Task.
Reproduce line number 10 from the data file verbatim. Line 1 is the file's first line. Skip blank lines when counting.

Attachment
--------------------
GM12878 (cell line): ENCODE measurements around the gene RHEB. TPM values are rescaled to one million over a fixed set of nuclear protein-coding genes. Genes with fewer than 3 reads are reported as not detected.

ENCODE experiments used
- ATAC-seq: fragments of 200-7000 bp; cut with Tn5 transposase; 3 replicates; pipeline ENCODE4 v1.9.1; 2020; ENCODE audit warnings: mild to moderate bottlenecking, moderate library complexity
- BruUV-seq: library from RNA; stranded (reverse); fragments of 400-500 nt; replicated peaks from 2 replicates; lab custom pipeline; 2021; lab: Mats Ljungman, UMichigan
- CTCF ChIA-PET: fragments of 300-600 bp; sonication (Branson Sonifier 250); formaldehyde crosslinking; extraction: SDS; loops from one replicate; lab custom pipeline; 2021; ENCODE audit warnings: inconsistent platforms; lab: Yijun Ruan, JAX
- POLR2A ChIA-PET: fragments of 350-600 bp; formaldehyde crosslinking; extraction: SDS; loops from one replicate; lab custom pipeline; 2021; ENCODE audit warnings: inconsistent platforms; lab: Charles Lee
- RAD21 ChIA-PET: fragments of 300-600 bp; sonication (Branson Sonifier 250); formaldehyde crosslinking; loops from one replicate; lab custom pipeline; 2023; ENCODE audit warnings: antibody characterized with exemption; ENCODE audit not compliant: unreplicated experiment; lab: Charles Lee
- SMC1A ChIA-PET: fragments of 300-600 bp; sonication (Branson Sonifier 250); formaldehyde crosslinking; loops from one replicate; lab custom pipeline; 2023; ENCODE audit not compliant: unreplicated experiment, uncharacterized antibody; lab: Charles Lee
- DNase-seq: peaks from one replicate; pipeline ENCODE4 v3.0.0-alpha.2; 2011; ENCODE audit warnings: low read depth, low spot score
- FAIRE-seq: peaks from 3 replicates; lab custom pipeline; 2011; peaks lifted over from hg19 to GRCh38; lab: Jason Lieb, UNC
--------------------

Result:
- FAIRE-seq: peaks from 3 replicates; lab custom pipeline; 2011; peaks lifted over from hg19 to GRCh38; lab: Jason Lieb, UNC